Turning a new leaf to becoming “green” can seem overwhelming. But recycling is first step at getting your foot in the door and not making bigger carbon prints, so to speak. Diverting materials from landfills and incinerators is easier than you think, you've just got to know a few key things before you dive headfirst into the recycling bin. Here are some tips to keep in mind:
- Paper can decompose in under five months, but not if it’s a plastic bag! The paper entombed inside the bag won’t decompose for at least twenty years.
- Don't try and recycle anything with food or oil on it--not only is it not recyclable but it can render the other paper products around it unusable as well! We're looking at you, cheesey pizza box and used napkins...
- Wet paper is also unrecyclable-- the wet paper fibers are shorter and less valuable to paper mills.
- The average American uses seven trees a year in paper, wood, and other products made from trees. Add us all together and that amounts to about two billion trees per year.
- If we recycled just 1/10th of the paper we throw out, we could save 25 million of those trees!
- It takes up to 400 years for a plastic cup to decompose – SCARY! We will all be outlived by our discarded soda cans.
- Every year, the US produces enough plastic film to cover the state of Texas!
- The number inside the center of the Universal Recycling Symbol (URS) - the triangle usually on the bottom of the item - indicates the recyclability of the plastic item. If there is no number, then the material is considered “generically recyclable.”
- Recycling numbers 1,2, and often 5 are commonly accepted by most curbside recycling programs. Check with your local recycling agency to see which numbered materials they can use!
- Glass never wears out--no matter how old a bottle is, it can always be recycled.
- A glass bottle can take up to 1 million years to decompose in a landfill.
- Every month, we throw out enough glass bottles and jars to fill up a giant skyscraper. All of these jars are recyclable!
- It takes 500 years for an aluminum can to decay.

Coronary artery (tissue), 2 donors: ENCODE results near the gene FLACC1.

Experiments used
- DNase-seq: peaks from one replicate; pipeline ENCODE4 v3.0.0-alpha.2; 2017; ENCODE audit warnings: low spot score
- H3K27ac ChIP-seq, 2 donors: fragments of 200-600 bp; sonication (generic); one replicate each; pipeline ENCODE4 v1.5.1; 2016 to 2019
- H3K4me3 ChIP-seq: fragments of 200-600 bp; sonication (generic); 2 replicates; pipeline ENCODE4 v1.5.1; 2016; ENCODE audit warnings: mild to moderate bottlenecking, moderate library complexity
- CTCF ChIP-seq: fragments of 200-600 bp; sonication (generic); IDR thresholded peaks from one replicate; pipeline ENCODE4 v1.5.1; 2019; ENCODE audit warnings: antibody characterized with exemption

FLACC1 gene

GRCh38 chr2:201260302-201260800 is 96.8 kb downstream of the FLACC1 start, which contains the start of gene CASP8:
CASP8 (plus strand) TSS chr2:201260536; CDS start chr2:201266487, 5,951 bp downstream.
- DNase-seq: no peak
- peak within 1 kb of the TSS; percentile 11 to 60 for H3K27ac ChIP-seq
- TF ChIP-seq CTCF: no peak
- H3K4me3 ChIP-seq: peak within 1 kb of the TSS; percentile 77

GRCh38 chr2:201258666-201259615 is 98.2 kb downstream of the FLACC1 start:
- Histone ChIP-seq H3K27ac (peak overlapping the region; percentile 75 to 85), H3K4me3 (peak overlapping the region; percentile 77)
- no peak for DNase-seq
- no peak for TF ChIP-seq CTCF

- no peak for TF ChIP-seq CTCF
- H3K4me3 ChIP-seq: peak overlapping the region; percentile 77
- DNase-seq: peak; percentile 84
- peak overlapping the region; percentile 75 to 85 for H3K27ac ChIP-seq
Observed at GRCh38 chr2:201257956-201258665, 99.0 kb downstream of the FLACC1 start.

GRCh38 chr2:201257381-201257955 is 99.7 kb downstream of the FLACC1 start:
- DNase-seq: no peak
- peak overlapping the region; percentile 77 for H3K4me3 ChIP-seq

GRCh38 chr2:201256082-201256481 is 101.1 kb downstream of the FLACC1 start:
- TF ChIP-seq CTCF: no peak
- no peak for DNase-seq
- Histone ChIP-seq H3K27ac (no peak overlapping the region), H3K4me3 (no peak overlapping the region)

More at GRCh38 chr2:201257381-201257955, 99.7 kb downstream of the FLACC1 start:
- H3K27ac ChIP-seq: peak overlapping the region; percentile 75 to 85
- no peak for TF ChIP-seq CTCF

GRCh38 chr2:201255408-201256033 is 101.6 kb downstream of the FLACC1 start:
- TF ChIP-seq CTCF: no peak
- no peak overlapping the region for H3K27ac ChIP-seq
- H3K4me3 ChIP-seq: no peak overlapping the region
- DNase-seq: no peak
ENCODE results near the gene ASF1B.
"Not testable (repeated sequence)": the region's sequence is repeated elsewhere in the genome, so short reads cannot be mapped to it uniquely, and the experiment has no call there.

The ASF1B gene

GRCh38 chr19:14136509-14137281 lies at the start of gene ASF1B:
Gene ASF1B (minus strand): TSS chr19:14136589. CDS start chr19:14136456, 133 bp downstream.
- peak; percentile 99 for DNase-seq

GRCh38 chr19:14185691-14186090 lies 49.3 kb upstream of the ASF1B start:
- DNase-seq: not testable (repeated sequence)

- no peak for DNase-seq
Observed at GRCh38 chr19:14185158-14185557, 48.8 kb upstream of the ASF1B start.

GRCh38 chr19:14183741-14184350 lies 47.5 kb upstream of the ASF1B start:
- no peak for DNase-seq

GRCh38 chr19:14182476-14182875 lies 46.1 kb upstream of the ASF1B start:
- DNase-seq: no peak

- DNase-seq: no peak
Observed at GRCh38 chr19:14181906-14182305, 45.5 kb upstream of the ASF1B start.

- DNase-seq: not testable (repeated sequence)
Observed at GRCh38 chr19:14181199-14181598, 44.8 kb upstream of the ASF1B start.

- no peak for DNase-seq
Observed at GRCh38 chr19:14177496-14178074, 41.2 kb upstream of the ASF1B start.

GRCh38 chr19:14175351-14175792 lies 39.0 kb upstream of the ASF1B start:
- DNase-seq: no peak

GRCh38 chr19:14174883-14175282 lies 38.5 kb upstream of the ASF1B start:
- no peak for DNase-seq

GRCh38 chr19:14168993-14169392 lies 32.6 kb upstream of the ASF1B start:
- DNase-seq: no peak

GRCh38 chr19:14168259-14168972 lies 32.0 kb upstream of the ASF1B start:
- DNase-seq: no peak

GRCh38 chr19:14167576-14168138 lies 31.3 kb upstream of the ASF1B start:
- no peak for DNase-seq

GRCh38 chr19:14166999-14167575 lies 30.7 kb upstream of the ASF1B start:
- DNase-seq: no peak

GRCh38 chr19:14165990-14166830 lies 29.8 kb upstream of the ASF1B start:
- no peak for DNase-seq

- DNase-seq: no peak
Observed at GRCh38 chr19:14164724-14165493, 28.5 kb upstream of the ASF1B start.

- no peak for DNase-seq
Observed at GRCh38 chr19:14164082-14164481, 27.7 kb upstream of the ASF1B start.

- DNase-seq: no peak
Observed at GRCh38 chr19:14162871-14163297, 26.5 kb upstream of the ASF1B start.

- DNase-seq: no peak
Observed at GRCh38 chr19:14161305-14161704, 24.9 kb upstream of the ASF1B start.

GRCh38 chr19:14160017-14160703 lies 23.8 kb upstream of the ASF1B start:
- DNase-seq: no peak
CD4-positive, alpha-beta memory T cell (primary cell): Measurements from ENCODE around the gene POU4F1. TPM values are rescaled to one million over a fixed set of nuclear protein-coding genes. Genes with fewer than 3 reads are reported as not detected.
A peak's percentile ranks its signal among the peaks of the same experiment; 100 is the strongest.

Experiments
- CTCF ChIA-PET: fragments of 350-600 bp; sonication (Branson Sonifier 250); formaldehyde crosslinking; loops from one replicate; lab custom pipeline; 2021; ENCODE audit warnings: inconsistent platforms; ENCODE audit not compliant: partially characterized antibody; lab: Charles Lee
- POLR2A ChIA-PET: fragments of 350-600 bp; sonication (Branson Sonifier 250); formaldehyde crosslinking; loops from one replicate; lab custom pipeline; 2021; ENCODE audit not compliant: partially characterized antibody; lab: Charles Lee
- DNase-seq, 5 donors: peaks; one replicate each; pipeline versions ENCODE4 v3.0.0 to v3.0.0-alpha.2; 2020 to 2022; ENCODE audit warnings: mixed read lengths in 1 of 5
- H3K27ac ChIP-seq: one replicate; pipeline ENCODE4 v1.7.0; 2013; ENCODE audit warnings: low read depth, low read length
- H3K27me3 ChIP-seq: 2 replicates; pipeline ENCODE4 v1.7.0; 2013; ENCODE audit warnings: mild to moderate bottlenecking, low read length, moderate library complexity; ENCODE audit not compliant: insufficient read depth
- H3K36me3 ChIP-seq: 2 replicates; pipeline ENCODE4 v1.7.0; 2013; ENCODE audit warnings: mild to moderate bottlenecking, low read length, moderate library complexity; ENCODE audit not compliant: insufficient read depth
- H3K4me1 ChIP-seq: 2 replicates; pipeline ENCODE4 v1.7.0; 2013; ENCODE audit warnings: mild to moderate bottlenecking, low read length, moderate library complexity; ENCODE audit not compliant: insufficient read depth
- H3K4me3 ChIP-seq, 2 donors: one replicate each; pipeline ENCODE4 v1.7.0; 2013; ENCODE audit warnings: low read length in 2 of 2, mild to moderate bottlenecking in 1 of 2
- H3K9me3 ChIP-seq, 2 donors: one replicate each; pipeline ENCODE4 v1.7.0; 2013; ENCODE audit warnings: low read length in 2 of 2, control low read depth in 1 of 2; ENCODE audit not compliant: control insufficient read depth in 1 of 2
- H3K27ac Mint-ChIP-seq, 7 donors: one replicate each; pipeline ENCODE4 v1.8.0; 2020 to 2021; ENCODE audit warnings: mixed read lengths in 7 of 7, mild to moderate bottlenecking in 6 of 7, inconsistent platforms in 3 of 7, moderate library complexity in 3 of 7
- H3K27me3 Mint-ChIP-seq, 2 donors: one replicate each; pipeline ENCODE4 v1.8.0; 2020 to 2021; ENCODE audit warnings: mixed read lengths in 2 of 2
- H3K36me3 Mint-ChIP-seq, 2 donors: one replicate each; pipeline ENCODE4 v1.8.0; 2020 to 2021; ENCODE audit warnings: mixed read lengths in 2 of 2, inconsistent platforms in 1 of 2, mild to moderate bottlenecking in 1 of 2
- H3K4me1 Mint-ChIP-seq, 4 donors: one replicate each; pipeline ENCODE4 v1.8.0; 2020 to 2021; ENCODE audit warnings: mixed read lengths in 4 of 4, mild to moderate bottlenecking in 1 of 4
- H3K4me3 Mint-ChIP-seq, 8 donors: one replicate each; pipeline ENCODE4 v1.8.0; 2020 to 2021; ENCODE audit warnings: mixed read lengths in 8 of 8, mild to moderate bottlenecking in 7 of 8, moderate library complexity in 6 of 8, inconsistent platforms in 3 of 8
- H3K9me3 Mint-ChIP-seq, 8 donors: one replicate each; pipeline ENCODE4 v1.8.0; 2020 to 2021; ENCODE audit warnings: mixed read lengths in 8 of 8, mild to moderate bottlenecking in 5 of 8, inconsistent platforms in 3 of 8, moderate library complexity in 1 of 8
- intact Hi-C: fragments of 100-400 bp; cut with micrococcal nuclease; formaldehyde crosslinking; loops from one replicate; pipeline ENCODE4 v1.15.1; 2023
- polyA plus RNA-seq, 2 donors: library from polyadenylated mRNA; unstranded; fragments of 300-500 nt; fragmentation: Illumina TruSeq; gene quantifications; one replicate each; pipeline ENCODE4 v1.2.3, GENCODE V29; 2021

- A recycled aluminum can return, shiny and full, to the shelves of a grocery store a mere 90 days after they are collected by the recycling plant.
- Used aluminum beverage cans are the most recycled item in the U.S., but other types of aluminum, such as siding, gutters, car components, storm window frames, and lawn furniture can also be recycled.
- Recycling one aluminum can saves enough energy to run a TV for two hours -- or a computer for three.
- More than 20,000,000 Hershey’s Kisses are wrapped each day using 133 square miles of aluminum foil. All that foil is recyclable, but not many people realize it...because they're distracted by the chocolate heaven in their mouths.
- According to the EPA, Americans have dumped over 9 million tons of just about anything with a thread count into landfills nationwide.
- The best way to recycle fabric is to contribute your old duds to a charitable organization.
- With an estimated 150 million cell phones sitting unused in homes and offices across the country waiting to be recycled or reused, there is the potential to offset the energy consumption of more than 291,000 households.
- By 2020, worldwide electronic waste could grow as much as 500%.
- To find e-waste recycling options near you, visit Earth911 or try E-cycling Central, a national database maintained by industry of local recycling opportunities. eRecycle.org lists additional options.
- Apple now offers a free U.S. recycling program for old computers and monitors — with the purchase of a new Mac. There is also a free iPod recycling program conducted through Apple's retail stores (earn a 10% discount).
- Other companies that offer electronic waste recycling include Dell, HP, Gateway, and Best Buy. Check their individual websites for details.
And remember: If you include some unrecyclable items in your bin, the entire batch may be re-routed to the nearest trash dump, so make sure you haven't let a straw cheesy pizza box or used kleenex in your bin!